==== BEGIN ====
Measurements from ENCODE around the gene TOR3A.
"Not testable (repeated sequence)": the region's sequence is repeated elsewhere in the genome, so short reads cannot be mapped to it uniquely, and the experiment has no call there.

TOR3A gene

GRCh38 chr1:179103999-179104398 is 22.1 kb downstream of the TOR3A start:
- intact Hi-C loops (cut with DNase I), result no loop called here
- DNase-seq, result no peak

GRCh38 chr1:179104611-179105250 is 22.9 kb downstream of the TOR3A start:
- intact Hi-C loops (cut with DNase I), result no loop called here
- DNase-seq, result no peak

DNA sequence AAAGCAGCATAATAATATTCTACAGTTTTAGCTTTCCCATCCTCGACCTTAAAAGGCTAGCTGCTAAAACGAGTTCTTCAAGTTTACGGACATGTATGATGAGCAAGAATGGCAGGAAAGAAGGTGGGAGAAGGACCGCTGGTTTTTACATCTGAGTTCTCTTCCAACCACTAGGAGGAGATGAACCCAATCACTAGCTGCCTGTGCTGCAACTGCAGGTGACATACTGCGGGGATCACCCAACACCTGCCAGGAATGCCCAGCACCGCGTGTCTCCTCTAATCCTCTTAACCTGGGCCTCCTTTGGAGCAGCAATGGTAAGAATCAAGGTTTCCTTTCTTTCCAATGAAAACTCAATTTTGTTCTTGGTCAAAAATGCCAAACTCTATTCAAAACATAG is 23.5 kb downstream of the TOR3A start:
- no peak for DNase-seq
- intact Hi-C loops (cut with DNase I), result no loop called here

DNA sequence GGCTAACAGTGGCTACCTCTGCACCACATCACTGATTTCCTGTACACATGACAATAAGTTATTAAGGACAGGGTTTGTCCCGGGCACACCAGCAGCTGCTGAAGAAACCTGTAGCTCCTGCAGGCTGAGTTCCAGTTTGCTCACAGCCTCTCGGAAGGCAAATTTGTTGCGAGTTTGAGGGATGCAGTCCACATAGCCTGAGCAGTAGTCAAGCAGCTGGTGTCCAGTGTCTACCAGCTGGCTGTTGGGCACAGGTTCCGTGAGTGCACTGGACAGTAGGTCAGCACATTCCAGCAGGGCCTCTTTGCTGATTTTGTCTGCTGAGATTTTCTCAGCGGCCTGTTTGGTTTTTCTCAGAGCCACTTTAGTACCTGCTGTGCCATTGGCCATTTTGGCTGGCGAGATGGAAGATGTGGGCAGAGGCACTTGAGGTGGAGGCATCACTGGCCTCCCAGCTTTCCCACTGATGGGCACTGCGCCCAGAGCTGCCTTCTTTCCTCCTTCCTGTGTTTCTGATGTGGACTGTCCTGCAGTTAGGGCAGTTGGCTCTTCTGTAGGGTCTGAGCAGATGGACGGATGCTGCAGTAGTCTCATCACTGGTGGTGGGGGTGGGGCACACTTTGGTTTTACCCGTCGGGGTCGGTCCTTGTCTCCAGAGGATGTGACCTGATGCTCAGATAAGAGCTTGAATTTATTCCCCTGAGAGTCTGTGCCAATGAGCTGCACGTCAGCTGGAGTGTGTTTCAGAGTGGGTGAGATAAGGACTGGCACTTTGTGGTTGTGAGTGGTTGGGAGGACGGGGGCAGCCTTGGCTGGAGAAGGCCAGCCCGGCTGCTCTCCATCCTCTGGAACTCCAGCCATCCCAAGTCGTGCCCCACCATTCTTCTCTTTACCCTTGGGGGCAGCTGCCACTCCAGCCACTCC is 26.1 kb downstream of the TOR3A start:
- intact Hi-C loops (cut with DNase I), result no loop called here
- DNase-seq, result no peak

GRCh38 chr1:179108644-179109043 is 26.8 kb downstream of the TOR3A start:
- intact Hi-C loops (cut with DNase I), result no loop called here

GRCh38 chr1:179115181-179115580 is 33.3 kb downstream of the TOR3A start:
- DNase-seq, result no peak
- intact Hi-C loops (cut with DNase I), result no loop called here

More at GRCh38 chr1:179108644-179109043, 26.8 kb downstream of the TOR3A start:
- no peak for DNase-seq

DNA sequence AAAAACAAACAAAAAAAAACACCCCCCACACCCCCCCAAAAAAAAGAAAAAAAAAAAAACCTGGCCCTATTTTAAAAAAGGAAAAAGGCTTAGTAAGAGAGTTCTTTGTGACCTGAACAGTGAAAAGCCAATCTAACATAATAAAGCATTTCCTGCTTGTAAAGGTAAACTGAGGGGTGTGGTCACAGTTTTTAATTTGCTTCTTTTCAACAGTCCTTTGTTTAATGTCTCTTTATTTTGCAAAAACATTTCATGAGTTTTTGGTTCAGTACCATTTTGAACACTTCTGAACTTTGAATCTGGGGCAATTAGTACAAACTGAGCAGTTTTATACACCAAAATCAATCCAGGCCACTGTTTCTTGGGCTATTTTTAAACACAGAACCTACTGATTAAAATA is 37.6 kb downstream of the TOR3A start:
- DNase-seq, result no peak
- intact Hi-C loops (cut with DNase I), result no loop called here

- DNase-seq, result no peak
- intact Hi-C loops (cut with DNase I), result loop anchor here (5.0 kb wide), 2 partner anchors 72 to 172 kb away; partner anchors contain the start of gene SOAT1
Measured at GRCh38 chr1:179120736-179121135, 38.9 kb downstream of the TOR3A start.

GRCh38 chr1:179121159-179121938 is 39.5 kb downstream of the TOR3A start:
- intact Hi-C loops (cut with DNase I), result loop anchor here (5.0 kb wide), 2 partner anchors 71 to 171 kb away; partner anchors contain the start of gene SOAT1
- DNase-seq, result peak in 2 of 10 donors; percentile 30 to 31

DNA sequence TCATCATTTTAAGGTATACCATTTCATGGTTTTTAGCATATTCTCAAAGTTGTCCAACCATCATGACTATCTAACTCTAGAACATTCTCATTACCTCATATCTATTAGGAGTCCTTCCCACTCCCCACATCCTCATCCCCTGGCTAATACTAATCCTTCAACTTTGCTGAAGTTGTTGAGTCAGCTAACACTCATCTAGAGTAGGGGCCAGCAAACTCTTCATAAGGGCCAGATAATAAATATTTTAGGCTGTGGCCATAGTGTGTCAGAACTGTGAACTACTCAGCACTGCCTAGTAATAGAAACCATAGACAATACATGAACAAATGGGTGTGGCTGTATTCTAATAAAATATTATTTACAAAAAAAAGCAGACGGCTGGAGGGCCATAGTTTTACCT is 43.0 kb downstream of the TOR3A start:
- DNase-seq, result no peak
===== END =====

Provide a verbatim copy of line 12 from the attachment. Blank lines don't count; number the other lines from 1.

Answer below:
- intact Hi-C loops (cut with DNase I), result no loop called here